Acknowledging the risks
Financial markets had a torrid time of things in the final quarter of 2018. The S&P500 dropped 20% and the US 10-year yield plunged 70 basis points as financial markets priced out the chances of interest rate rises in 2019 in response to intensifying trade protectionism and fears of a broader global slowdown.
Despite hiking the Fed funds target rate by another 25 basis points at the December FOMC meeting, the Federal Reserve did acknowledge market concerns. They were clearly wary of the feedback from collapsing market confidence, stating they will “continue to monitor global economic and financial developments and assess their implications for the economic outlook”. They also changed their language so that only “some” further increases in the policy rate will be needed this year.
A more cautious outlook
Having signalled in September that three 25bp rate hikes was the most likely scenario for 2019, five FOMC members lowered their projection at the December meeting, so the median forecast dropped to two 25bp moves. The Fed continued to expect one further rate rise in 2020, but lowered the long-term projection for the Fed funds rate to a median of 2.8% from 3%.
This seemed sensible to us given the US undoubtedly faces more economic headwinds this year. The lagged effects of higher interest rates, the strong dollar, the fading support from 2018’s fiscal stimulus and trade tensions at a time of weakening global activity all suggest that the US economy will experience slower growth in 2019.
Federal Reserve FOMC members' interest rate hike expectations
Since that December meeting a number of Federal Reserve officials have indicated a desire to “wait and see” rather than continue with the one hike per quarter seen over the past 18 months. The disruption from the partial government shutdown has only increased the prospect of a longer pause - this week's meeting is certainly not going to see any action. The economic pain for the 800,000 government workers not receiving pay cheques is obvious, but there have been broader problems, too. Government contractors not being paid either, travel visas, business permits and federal loans not being approved, while the queues at airport security lines were evident for all to see. All these things acted as a brake on activity.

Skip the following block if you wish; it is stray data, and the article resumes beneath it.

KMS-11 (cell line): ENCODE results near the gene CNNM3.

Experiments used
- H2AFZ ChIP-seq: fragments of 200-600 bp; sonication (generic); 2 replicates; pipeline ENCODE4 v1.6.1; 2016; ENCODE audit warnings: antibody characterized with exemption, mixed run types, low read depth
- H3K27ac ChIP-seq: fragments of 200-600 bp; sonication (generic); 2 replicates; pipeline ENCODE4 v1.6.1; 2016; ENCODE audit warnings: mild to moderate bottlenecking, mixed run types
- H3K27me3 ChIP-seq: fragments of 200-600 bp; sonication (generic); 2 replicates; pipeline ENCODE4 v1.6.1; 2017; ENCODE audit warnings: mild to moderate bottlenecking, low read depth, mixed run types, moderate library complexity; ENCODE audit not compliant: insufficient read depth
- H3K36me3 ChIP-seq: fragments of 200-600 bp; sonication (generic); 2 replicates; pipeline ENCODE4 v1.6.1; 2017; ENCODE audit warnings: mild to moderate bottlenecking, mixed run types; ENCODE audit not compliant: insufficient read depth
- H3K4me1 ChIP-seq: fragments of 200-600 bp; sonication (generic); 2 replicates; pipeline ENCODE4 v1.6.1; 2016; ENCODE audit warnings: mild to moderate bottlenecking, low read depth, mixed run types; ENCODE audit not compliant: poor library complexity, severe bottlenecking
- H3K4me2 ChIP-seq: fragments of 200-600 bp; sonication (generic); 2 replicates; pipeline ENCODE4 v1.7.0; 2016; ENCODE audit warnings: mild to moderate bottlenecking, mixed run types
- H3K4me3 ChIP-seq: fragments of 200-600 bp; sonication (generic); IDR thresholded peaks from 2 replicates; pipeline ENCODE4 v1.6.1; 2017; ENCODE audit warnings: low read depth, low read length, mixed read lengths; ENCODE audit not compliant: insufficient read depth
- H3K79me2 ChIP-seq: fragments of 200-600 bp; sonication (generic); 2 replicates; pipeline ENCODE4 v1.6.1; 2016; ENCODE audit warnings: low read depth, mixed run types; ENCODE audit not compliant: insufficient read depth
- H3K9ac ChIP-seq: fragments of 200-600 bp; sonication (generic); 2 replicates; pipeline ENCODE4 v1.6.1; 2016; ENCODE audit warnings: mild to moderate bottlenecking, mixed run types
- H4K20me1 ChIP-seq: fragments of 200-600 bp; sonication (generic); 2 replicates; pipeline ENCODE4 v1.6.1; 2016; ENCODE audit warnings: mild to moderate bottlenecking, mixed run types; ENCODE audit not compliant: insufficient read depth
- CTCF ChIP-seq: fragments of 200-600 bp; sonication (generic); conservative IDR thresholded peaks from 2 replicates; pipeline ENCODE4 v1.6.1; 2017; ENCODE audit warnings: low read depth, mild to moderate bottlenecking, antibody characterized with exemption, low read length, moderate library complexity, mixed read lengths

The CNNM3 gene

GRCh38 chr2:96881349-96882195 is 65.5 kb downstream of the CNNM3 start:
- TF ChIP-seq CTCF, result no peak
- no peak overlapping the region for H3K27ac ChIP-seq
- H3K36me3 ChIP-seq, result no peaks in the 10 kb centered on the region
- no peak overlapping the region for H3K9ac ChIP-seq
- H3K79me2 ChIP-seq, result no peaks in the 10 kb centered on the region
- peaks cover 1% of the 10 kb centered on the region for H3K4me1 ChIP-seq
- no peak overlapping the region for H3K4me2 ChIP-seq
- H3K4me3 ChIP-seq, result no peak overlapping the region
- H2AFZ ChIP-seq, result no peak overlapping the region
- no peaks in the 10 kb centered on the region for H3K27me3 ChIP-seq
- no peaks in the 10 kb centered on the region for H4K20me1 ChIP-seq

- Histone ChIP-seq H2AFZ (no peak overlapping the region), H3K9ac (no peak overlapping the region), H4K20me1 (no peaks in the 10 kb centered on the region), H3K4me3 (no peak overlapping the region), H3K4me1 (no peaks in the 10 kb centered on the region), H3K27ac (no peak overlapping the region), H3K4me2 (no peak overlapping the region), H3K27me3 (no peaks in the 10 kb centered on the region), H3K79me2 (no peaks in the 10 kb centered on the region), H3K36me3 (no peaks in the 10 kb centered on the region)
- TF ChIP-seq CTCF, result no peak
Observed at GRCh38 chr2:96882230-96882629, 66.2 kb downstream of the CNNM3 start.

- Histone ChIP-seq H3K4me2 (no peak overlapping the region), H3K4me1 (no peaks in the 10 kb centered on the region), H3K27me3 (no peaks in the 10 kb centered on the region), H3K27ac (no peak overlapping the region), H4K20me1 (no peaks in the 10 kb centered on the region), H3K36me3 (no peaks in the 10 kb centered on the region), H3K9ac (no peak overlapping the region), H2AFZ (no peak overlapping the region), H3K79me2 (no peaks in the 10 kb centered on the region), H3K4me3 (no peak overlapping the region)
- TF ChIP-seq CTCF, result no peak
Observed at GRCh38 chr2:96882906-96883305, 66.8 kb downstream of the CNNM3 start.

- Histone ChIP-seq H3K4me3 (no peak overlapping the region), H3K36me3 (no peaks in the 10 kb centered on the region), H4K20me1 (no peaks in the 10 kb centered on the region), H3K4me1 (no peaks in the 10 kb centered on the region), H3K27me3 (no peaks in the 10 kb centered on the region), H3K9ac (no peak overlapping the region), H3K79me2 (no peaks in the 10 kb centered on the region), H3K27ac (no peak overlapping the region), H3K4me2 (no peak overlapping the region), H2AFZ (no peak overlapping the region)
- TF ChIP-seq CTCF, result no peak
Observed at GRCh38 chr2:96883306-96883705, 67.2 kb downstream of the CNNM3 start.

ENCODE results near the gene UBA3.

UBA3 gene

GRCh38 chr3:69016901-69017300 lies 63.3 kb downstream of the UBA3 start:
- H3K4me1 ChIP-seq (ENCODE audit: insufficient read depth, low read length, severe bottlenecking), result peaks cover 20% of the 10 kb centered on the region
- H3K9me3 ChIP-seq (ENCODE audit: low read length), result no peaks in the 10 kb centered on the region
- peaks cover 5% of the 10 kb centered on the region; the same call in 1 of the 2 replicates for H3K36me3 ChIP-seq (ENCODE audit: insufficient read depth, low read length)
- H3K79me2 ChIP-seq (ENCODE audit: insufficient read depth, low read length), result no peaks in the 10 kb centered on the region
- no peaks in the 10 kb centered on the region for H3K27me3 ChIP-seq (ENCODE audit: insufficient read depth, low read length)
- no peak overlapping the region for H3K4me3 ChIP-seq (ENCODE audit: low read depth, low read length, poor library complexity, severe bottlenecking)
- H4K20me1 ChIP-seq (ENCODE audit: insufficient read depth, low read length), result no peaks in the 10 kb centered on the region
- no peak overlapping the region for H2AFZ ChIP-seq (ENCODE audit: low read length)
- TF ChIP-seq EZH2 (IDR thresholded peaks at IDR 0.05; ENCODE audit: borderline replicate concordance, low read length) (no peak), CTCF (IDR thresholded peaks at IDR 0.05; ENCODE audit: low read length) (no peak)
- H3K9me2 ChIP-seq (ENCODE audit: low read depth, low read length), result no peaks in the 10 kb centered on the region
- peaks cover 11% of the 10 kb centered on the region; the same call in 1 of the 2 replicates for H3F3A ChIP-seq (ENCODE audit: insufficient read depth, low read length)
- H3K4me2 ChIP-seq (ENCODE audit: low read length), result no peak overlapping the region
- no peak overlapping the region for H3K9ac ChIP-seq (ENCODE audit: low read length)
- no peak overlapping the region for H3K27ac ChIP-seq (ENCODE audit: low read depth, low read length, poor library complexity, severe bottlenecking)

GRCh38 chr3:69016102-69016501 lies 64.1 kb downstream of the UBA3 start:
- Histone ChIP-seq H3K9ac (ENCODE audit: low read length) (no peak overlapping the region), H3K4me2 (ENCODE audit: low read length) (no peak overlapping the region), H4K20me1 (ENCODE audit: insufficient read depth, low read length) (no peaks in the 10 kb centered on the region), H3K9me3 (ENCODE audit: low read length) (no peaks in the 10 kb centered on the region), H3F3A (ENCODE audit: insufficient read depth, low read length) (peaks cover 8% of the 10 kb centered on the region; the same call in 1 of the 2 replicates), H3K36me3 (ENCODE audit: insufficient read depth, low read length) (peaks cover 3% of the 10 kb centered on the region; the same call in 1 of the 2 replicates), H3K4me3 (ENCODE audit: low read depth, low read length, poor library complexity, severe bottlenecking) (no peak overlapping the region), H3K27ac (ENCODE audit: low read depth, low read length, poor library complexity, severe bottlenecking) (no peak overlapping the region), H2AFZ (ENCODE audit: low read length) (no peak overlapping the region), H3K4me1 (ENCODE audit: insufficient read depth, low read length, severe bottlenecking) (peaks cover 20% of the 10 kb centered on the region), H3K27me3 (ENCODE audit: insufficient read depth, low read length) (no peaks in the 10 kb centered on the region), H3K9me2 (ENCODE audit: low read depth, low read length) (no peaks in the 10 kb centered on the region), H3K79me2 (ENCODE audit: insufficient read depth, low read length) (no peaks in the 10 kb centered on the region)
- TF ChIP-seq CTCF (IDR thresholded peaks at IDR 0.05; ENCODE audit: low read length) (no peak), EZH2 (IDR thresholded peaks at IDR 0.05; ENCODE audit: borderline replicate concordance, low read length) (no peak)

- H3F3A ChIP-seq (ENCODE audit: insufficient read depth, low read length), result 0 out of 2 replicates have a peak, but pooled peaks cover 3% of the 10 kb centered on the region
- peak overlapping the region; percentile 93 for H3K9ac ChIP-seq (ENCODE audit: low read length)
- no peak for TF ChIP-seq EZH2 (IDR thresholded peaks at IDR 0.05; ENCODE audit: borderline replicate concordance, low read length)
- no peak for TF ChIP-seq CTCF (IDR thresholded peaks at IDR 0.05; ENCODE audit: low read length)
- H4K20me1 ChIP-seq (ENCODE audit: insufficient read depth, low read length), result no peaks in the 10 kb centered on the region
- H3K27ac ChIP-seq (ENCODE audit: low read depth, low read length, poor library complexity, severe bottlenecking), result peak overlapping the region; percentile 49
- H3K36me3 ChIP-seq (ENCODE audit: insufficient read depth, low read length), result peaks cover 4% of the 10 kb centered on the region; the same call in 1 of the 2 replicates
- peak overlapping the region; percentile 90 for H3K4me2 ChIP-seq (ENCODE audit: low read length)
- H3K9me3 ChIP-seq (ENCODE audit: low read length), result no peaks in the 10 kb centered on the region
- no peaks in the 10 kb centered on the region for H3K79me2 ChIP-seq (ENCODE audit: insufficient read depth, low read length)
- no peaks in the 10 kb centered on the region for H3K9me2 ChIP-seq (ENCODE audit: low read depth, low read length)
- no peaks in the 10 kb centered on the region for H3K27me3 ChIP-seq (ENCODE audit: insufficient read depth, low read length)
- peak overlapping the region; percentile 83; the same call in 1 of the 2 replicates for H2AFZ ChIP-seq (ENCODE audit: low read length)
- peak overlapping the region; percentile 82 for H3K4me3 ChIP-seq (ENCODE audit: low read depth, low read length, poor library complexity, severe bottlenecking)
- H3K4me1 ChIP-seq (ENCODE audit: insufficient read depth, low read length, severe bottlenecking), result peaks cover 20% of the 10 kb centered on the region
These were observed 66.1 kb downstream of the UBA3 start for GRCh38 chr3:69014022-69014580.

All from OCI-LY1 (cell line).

With numerous government departments closed there has also been a much more limited flow of economic data. Statisticians have not been at work to collect the data so January’s economic reports will likely be viewed with scepticism, too. As such, the Federal Reserve does not have as much information as it would like when making policy decisions.
But it isn’t all bad…
Now that the government has been re-opened (initially until 15 February to allow negotiations to approve the appropriations bill tied to the border security wall with Mexico) things are returning to normal with affected workers receiving their back-pay. The backlog of work will eventually clear and there should be a bounceback in activity.
Indeed, the underlying US domestic story looks very good right now - a view somewhat supported by a partial rebound in equities. The jobs market is red hot with all labour market indicators showing real strength. The narrative of a tight jobs market with businesses struggling to fill vacancies, resulting in broad-based pay increases is pretty clear. The Federal Reserve’s Beige Book talked of pay rises right across the country, across industries and across all pay grades with this Friday’s jobs report set to confirm this picture. So households have job security and cash in their pockets (doubly helped by the plunge in gasoline prices), which should keep consumer spending robust.
There have also been some encouraging signals on US-China trade talks, which continue this week. China appears to be willing to buy more American products, which will lower the bi-lateral deficit, although from the US perspective, there needs to be more movement on intellectual property and technology transfer. If an agreement can be reached, this will remove a significant amount of uncertainty and provide a major boost to the global economic outlook.
US labour market indicators showing multi-decade strength
Markets too cautious?
Financial markets remain fairly pessimistic with Fed funds futures contracts pricing in no moves this year. We agree that the economy will slow in 2019 but still forecast GDP growth of 2.3%. Moreover, given shrinking economic spare capacity and rising wages, we think core inflation pressures will be on the up, justifying further interest rate hikes – most likely in 2Q and 3Q19.
We have to acknowledge the Federal Reserve does have other tools that it could use. Fed Governor Lael Brainard has suggested that raising countercyclical buffers is one way that could be used to tighten monetary conditions whilst also shoring up financial risks. However, this seems to have little broad support at this time.
Alternatively, if there are fears that the yield curve will soon invert (a widely perceived recession indicator) the Fed could accelerate sales of its longer-dated Treasury holdings. An inverted yield curve is painful for the banking system since banks have long-dated assets and short-term liabilities and this environment would deter lending, making a downturn more likely. Selling longer-dated Treasuries would re-steepen the curve, thereby putting up borrowing costs but taking some of the pressure off the financial system.